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Harmonium - L'Heptade CD (album) cover




Symphonic Prog

4.06 | 256 ratings

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Anthony H.
Prog Reviewer
3 stars Harmonium: L'Heptade [1976]

Rating: 6/10

L'Heptade is the third and final studio album from French-Canadian progressive-rock band Harmonium. The group's sophomore effort Si On Avait Besoin D'une Cinquieme Saison is almost universally regarded as a masterpiece among progressive-rock fans. That was a transitional album from Harmonium. It showed them moving away from the pure folk-rock of their debut in favor of symph-prog grandiosity. On L'Heptade, the symphonic elements of Harmonium's sound take center stage. There is still folk influence to be found here, but it's only that: influence. Zealous ambition accompanies this stylistic development. This 90-minute double album is certainly a far cry from the band's simple folk roots. Unfortunately, I think Harmonium bit off a little more than they could chew on this release. Some of these tracks are incredible, but others are ploddingly overlong and dull.

"Prologue" sounds like a legitimate classical overture, with sweeping strings and quiet flute. "Comme Un Fou" opens with acoustic guitar and soft vocals. It grows more and more bombastic; drums actually show up about halfway through. This is one of the album's strongest tracks. The band is doing what they do best here. "Sommeil Sans Reves" is a short orchestral interlude. "Chanson Noire" is an interesting combination of jaunty ragtime and symph-prog. The woodwind section in the middle is fantastic, and Fiori's vocals are gorgeous as always. "Le Premier Ceil" fuses jazzy influences with the normal symph-prog sound. This track goes on a bit too long, but the fantastic synth solo near the end saves it completely. "L'Exil" is an overlong and rather dull track that takes far too long to get going. "Le Corridor" features some female guest vocals that don't do a whole lot for me. The atmospheric middle section is pleasant, but this is another somewhat boring track overall. The 14-minute "Lumieres De Vie" follows the same path of overextended mellowness, although the piano playing is impressive. "Comme Un Sage" is also similar. Nothing about this track manages to engage me. "Epilogue" is a suitably bombastic orchestral conclusion.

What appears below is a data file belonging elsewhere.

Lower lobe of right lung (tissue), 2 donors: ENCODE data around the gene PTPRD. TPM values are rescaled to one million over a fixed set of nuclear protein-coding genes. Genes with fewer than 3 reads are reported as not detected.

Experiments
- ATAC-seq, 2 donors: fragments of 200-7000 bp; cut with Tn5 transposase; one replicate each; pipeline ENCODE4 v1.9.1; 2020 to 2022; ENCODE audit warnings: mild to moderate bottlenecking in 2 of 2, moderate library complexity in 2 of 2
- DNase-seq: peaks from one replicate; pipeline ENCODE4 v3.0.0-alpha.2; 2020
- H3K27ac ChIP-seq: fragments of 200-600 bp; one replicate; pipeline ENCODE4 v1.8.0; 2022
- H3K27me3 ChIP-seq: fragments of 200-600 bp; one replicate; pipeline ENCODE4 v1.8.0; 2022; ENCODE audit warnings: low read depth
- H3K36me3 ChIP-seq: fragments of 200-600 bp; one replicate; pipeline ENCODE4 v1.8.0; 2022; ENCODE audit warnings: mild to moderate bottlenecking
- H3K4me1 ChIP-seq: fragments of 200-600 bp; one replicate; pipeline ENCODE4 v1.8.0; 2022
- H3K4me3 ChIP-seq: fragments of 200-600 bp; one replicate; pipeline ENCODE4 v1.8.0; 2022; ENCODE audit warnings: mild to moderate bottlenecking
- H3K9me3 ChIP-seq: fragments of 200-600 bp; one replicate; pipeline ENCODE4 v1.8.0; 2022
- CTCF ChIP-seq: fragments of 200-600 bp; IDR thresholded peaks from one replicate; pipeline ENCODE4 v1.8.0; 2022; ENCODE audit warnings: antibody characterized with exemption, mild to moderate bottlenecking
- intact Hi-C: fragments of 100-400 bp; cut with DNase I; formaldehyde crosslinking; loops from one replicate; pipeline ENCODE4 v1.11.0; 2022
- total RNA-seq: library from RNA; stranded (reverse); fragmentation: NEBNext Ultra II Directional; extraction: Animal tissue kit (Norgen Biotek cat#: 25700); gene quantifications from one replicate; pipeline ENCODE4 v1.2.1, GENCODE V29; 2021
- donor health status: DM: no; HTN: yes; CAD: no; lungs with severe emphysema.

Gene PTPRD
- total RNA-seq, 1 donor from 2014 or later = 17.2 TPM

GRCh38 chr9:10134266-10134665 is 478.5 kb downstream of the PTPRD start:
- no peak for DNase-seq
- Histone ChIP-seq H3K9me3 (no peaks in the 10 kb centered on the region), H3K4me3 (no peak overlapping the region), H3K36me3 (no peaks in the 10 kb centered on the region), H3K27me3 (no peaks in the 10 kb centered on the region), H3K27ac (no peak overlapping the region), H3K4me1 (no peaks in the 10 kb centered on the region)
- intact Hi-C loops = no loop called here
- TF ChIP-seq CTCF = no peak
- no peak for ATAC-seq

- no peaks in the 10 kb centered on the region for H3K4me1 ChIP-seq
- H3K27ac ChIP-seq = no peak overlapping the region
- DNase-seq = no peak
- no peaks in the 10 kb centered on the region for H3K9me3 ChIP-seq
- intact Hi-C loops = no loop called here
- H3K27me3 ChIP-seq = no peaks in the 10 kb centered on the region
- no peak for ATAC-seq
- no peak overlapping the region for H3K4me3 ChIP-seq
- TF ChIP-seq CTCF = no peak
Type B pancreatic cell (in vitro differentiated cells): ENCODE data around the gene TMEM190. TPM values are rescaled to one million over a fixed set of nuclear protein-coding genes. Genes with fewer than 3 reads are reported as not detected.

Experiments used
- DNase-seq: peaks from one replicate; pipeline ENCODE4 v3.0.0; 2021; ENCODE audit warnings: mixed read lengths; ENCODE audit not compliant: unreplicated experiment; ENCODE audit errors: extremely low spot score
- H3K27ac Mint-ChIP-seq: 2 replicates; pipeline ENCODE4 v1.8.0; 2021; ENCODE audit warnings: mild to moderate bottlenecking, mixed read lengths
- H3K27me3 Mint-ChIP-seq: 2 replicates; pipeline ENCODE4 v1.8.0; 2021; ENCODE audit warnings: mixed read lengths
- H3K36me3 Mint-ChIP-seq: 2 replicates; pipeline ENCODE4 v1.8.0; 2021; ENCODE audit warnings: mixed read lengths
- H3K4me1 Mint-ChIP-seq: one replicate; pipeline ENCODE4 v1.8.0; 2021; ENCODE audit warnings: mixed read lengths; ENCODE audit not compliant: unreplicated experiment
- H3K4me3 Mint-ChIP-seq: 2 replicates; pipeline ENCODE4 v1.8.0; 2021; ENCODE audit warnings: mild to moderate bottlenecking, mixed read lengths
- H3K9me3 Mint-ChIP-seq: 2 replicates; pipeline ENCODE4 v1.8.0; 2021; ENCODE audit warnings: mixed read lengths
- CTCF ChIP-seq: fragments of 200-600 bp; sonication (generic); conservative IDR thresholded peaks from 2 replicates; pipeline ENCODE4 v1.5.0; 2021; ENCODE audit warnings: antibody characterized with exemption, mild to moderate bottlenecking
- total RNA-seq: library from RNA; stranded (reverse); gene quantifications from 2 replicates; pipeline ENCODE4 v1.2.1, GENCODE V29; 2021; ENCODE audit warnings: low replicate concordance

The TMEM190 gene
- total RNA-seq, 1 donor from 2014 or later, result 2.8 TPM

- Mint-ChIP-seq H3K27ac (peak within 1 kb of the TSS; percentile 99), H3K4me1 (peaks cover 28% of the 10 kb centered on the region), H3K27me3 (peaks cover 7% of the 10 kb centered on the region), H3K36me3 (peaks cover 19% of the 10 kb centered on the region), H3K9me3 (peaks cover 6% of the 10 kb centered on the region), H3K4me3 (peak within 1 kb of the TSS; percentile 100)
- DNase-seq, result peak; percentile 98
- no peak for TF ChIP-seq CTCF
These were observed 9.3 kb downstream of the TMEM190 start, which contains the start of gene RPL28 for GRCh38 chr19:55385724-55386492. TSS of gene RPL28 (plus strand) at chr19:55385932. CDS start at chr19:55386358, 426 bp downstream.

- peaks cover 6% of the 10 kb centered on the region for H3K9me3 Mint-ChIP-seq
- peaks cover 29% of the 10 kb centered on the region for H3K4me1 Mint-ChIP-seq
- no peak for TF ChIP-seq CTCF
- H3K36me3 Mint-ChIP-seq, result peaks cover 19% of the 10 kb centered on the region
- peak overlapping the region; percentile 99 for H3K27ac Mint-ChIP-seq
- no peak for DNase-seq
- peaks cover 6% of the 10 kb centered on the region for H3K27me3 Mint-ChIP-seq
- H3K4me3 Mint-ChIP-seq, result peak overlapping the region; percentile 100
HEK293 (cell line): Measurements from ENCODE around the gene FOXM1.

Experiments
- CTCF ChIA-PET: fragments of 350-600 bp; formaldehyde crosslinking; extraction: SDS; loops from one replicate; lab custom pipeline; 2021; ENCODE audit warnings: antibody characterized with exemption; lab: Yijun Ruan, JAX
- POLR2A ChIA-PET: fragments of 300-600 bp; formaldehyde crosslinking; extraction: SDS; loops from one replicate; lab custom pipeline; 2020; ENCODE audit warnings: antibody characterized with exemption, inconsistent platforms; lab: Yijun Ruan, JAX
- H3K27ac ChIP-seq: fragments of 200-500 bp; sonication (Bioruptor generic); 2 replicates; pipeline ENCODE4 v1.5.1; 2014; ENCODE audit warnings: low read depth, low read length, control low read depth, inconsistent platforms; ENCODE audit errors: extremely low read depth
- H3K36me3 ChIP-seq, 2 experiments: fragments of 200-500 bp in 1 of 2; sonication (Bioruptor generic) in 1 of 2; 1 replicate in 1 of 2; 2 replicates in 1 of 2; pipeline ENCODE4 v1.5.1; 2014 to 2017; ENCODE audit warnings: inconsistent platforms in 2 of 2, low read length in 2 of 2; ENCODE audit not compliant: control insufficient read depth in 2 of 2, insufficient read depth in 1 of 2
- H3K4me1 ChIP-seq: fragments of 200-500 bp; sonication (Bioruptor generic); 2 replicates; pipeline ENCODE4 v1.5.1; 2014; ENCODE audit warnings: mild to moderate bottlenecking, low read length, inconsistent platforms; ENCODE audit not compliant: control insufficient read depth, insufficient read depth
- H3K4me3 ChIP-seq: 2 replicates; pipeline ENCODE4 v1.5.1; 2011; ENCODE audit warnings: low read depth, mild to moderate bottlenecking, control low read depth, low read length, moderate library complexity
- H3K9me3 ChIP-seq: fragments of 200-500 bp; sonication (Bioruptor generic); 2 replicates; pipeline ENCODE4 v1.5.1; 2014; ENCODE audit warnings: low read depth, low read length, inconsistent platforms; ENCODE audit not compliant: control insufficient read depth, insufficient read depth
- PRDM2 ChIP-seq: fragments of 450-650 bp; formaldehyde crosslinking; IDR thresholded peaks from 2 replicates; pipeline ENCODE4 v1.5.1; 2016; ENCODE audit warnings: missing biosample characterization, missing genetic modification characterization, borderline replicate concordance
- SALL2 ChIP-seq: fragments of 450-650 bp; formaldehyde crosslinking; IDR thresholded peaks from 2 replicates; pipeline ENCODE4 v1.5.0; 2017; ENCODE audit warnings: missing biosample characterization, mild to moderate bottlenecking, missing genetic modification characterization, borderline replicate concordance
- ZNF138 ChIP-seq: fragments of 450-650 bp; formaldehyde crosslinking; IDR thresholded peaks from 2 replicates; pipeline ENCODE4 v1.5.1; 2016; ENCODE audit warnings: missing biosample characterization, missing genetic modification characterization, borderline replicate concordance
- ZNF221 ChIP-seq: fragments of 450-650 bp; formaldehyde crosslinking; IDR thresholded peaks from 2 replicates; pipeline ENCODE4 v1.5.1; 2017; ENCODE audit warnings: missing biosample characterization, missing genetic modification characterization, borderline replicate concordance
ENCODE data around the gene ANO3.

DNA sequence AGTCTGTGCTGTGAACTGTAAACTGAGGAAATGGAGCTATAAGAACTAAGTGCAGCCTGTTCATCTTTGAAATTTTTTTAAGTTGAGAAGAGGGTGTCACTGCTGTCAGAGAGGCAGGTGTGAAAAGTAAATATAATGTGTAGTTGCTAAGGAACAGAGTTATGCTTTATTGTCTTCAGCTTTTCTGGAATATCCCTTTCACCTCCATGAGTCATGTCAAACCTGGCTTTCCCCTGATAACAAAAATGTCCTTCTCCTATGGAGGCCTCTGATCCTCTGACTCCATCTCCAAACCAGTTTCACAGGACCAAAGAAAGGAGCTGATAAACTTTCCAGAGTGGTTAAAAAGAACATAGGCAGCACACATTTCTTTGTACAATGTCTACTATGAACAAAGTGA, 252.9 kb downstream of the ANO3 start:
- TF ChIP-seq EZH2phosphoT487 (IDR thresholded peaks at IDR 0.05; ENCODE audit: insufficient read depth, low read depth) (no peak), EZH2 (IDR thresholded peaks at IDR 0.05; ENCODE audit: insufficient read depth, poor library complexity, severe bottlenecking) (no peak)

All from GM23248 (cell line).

The first half of L'Heptade is superb, featuring fantastic musicianship and memorable songwriting. However, I wish that the band had nixed the entire second LP. It's not an entertaining listen, to put it simply. Compositions drag on beyond their capacities; for example, a simple guitar/vocal folk arrangement goes on for seven straight minutes. The entire album has a nice atmosphere, but the compositions fail to back it up. This is all the more tragic given the excellent first half of the album. Overall, L'Heptade is an inconsistent follow-up to the masterpiece that preceded it.

Anthony H. | 3/5 |


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